Playwright and actor Keiko Green. Photo by Julia Nardin.

Playwright and actor Keiko Green has not let the COVID-19 pandemic stop her. Instead, she pushed more strongly on her transition from the stage to the pen and to the screen, pursuing new paths that are starting to come to fruition.  

When the International Examiner spoke to Green in 2015, we focused on her acting work. “I am currently slated to co-star in the production of Sharon,” she said, in regard to her recently-written play Sharon, set in Everett, Washington, and to be presented at Cygnet Theatre. “I’m always interested in acting work if I can fit it in my schedule, so I’m hoping to continue on in both careers eventually.”  

But acting has taken a bit of a back seat for Green in the past seven years. “I have pivoted more towards full-time writing,” she reported. “Mostly it’s because I love the act of creating worlds so much. The great thing is that I can actually start being more selective with acting work. 

In 2017, the last time that the International Examiner spoke with Green, her play Nadeshiko was being presented at Sound Theatre Company. “I’ve spent the last three years in graduate school for playwriting at UC San Diego, the only playwright in my year,” she said. “To put a positive spin on the pandemic, it gave me a lot of time to write, so I’m graduating with a whole new arsenal of work.” 

In addition to presenting and performing in her new play Sharon, she will also have another of her plays produced: Exotic Deadly: Or the MSG Play. “My grandpa worked for the MSG manufacturer Ajinomoto in Japan, so I’ve always wanted to write about that,” Green said. “That play means a lot to me because it tackles the misconceptions of MSG, shame, and depression, but in a wild, time-traveling, laugh-out-loud coming-of-age structure.”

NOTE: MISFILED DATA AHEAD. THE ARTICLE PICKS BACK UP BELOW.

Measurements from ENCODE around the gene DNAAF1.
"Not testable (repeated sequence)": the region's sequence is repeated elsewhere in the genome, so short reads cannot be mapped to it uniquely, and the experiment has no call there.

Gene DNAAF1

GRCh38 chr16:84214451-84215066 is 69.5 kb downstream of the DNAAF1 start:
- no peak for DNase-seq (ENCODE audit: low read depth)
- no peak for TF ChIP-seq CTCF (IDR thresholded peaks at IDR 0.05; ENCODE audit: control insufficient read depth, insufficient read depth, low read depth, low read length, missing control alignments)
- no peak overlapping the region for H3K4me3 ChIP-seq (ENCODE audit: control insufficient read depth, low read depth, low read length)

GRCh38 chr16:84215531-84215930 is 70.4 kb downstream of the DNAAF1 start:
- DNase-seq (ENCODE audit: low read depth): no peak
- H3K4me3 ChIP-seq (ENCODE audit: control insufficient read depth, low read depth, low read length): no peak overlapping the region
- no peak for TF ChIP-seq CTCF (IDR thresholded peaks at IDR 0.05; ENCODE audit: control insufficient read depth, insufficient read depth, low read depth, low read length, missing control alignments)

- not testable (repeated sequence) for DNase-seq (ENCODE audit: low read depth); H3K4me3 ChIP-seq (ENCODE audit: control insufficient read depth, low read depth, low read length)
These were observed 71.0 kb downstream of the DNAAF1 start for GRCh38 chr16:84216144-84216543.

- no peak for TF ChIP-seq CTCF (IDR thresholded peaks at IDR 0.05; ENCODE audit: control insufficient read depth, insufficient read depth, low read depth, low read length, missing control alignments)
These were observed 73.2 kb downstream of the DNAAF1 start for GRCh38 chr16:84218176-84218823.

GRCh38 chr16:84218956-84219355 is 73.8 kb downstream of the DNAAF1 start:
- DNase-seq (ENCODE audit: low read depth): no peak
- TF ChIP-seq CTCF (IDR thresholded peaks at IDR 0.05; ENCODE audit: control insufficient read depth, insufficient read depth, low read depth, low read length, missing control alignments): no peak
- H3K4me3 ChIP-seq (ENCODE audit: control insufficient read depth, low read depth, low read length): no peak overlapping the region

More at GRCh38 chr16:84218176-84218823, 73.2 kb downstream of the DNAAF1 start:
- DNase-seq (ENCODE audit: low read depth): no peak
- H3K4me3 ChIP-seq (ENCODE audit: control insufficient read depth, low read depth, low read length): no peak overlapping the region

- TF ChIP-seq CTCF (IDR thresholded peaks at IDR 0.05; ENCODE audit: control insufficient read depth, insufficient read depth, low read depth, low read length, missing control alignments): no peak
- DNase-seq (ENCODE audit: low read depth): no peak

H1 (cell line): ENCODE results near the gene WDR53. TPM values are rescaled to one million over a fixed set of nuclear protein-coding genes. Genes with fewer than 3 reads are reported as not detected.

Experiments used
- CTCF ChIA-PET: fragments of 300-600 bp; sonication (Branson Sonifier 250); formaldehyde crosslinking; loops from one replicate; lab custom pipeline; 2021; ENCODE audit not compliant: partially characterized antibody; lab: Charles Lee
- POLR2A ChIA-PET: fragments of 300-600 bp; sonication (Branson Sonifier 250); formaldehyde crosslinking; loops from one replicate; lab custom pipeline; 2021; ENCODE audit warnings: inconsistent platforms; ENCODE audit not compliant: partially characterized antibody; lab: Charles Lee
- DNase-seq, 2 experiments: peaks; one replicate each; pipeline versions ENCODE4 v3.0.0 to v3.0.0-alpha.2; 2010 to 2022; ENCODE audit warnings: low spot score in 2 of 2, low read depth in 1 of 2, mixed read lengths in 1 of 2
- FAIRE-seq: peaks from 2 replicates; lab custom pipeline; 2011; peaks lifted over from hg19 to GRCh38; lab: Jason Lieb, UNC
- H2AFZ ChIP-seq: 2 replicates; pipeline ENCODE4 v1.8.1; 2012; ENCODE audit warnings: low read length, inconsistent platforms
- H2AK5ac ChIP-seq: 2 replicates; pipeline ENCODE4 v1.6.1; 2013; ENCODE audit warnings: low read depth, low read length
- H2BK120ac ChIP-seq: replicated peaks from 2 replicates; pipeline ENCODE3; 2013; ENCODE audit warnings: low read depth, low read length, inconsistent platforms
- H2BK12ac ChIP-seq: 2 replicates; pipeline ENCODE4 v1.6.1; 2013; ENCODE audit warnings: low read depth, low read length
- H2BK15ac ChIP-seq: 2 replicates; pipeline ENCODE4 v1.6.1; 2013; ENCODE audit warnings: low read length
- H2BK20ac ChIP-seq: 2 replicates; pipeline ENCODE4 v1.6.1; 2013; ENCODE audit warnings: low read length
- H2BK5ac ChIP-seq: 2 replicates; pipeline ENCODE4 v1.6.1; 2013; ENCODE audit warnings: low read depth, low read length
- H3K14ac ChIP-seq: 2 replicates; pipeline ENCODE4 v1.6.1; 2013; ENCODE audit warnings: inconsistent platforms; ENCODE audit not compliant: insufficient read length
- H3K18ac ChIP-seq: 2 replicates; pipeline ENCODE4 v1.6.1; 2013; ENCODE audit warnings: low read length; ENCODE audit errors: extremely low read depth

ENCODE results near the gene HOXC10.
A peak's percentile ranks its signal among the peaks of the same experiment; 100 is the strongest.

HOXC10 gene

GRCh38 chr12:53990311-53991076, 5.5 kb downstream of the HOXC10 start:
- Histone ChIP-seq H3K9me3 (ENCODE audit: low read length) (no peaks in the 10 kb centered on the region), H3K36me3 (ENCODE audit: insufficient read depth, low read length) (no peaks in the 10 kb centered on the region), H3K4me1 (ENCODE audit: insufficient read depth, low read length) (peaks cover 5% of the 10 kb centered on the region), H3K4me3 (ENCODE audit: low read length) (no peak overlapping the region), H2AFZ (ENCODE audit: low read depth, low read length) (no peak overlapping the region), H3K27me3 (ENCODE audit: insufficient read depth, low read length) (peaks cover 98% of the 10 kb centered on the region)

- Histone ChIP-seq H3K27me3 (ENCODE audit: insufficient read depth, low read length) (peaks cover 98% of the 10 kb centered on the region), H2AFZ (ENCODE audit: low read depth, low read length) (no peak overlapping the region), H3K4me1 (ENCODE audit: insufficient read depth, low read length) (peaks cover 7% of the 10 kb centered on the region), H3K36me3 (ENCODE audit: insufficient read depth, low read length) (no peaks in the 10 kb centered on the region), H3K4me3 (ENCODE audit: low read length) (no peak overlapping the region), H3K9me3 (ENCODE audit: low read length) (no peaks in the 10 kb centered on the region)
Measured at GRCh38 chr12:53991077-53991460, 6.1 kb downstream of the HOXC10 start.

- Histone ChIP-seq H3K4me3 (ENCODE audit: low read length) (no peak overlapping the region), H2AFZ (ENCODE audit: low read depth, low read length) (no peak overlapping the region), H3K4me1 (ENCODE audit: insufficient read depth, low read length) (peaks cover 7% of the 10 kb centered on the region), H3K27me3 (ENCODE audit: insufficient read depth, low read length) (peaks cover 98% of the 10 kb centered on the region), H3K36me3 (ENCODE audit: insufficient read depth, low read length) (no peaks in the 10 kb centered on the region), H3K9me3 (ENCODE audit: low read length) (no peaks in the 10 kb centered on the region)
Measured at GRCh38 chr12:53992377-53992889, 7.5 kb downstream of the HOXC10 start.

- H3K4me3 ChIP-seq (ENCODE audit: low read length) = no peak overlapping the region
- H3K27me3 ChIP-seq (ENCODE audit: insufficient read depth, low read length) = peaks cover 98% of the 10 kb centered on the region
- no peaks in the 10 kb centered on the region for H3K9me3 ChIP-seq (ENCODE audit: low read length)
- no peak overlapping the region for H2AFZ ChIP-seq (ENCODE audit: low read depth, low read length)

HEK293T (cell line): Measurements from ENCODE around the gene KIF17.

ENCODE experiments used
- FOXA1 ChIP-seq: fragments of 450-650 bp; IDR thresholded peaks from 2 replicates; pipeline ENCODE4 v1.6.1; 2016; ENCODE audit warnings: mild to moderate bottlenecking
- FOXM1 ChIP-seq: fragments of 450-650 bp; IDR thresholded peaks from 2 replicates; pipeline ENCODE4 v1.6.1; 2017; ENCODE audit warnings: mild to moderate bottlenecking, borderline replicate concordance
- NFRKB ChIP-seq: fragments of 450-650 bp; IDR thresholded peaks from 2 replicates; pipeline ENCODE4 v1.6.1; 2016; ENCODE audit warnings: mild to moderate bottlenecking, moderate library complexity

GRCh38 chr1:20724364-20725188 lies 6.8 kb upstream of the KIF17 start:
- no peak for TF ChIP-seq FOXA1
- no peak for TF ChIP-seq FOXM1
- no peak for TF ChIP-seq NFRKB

Green is also expanding beyond the stage. “I also started working as a screenwriter,” she revealed. “I’m currently a staff writer for a TV show for Hulu set in a fictional Chinatown.”  

As a writer, she expects this project to be a formative experience. “It was a humbling experience to see audition tapes from these incredible Asian American actors I’ve admired for so long,” she said. “Most of the writers’ room is Asian American, and I feel so blessed to learn from these kind, patient artists.”  

Plus, Green has been developing a rom-com feature with ACE Entertainment for the past two years. “We initially sold this as a TV show, then the contract fell through, so it feels good that they trust in the project enough to continue working with me on it,” she said. “This is also a food-based script, so I’m learning that I really like writing about food!” 

But Green is still keeping one foot in the theatre world, with commissions at both ACT Theatre in Seattle and the Old Globe Theatre in San Diego. “You Are Cordially Invited to the End of the World! is my commission for ACT,” she said. “I’m glad to be back in Seattle to workshop that play this summer.” 

Splitting her time between the two cities, Green considers herself based out of both Seattle and Los Angeles. “For my Old Globe commission, I’ll be writing about a ghost story set in the forests East of Osaka, Japan,” she shared. “Structurally, I’m inspired by Haruki Murakami to see how a small, personal story can break off into a multi-layered adventure into the underworld.” 

The pandemic opened up Green’s creativity in regard to her writing, due to the shutdowns and uncertain future of the theatre world. “I really started writing plays that would make me laugh while writing, or something that would surprise me,” she said. “In writing something for me, I’ve had more people than ever connecting with that work, including theaters, which has been deeply rewarding.” 

Green plans to remain solidly rooted in the Seattle area, with her play Hometown Boy to be slotted for a Seattle production sometime in the coming year. “This play acknowledges race and class power dynamics, but it’s not a ‘race play,’” she said. “A victim of one story can also continue that cycle of abuse in a different way and become the villain of another story.”  

Current events make this play right for Seattle right now, Green believes. “I think Seattle is a very liberal city that loves the digestible idea of black and white, that there are good guys and bad guys,” she cautioned. “Hometown Boy explores the ugly, complexity of these issues.” 

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